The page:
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More than 10 million people are in need of food aid in Ethiopia amid a drought worse than the one that triggered the haunting 1984 famine, the U.N. has warned.
Crops have withered, animals have died and water sources have dried up in parts of northeastern Ethiopia following the failure of the last two rainy seasons.
More than 400,000 children are now at risk of acute malnutrition, according to the U.N.
"It is the worst drought as compared to the last 50 years,” says Mikitu Kassa, the head of Ethiopia’s National Disaster Prevention Committee.
In 1984, images of emaciated children were beamed around the world inspiring international donors to reach into their pockets as celebrity musicians trumpeted the call through Live Aid concerts and charity singles including “We Are the World” and “Do They Know It’s Christmas?”
This year’s crisis has been blamed on the massive El Nino weather pattern in the Pacific Ocean. The same pattern that has brought extreme wet weather and snowstorms to the United States has delivered blistering heat to much of Africa.
However, while the drought might be worse, the country itself is in better shape — this is not the Ethiopia of 1984.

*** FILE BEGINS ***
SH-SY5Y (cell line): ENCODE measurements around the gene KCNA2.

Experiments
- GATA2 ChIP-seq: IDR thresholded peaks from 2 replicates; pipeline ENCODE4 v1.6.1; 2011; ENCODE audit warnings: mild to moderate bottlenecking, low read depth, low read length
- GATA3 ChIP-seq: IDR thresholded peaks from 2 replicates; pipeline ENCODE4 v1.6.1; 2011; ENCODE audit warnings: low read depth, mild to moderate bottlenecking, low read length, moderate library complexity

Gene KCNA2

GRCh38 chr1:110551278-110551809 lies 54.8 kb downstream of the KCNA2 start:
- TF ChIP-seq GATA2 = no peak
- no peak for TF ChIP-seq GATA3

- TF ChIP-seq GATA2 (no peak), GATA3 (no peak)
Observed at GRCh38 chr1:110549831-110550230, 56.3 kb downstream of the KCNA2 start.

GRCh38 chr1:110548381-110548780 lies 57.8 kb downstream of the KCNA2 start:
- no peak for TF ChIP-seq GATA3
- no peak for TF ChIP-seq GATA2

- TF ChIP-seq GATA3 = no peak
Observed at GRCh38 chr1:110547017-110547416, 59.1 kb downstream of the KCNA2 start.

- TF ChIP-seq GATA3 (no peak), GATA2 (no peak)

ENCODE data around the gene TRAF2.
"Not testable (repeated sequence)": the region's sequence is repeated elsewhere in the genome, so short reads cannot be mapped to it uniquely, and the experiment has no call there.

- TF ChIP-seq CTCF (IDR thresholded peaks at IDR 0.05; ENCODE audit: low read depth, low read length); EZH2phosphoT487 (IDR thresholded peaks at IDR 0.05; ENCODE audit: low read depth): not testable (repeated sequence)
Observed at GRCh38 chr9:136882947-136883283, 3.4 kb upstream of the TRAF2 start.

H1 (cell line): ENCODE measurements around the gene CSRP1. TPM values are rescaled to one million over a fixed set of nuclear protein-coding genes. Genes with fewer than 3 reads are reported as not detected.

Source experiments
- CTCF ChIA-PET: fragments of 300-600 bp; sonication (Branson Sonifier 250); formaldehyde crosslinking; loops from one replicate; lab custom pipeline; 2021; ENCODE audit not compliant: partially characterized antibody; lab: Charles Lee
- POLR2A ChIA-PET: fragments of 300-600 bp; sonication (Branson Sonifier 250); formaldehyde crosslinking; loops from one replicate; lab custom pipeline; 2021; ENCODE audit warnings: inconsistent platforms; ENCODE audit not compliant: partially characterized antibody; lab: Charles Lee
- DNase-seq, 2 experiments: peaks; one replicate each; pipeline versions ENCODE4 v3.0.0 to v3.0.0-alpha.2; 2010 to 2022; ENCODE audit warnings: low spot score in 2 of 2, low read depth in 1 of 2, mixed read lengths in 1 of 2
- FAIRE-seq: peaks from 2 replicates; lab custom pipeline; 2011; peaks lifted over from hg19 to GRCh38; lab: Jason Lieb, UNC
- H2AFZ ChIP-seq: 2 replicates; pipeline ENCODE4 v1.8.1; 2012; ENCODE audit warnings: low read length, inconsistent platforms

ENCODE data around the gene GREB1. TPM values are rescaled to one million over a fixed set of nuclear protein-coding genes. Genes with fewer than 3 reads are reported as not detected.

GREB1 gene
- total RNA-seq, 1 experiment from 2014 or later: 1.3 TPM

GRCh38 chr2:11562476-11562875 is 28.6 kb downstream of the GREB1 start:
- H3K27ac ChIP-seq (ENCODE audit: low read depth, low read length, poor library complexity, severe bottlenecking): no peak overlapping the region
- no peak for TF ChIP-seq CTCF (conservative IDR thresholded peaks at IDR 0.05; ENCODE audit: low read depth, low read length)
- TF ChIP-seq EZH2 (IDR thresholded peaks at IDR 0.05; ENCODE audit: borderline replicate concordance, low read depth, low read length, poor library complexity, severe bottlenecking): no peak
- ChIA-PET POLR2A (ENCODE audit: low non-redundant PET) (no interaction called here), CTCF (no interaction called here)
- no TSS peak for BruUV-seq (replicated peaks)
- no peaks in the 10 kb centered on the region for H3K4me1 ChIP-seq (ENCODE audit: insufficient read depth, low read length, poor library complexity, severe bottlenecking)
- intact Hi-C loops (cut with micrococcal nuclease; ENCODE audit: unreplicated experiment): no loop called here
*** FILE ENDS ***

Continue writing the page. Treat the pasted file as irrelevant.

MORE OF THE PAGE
Strong economic growth, spurned by development-minded leaders and an influx of foreign aid has better equipped the country to confront the crisis.
The government is providing $381 million of its own money, and has launched a safety net program to support 8 million people with food assistance in the long term.
“Everything is currently stable in all drought-affected areas because of the good response from government” Kassa said.
But the money only goes so far.
The U.N. says $1.4 billion is needed in total humanitarian assistance to support stressed populations in Ethiopia, and has received about half that amount.
Aid agencies warn that without emergency funding, existing food stocks could run out by the end of April.
“We’re on a cliff’s edge,” says John Aylieff, Ethiopia country director for the U.N. World Food Program. “If we can’t sustain the food supply during this critical lean season then we will be seeing a dramatic rise in acute malnutrition.”
Some donors have responded; the U.S. is providing $97 million in emergency aid.
However, the migrant crisis in Europe and wars in Iraq, Syria and Yemen are among other problems taking attention — and money — from Ethiopia.
“It’s a real struggle for donors to reach deeper in view of the fact that we have many large-scale humanitarian emergencies across the world,”Aylieff said.
Meantime, Ethiopia may just be the beginning of a larger food crisis across much of Africa.
In neighboring Somalia, which suffered its last famine in 2011, another 4.7 million people are in need of food aid.
Countries in southern Africa — including Zimbabwe, Malawi and parts of South Africa — have had their driest rainy season in the last 35 years, according to the U.N.
As crops fail and food prices soar, millions more could face hunger this year.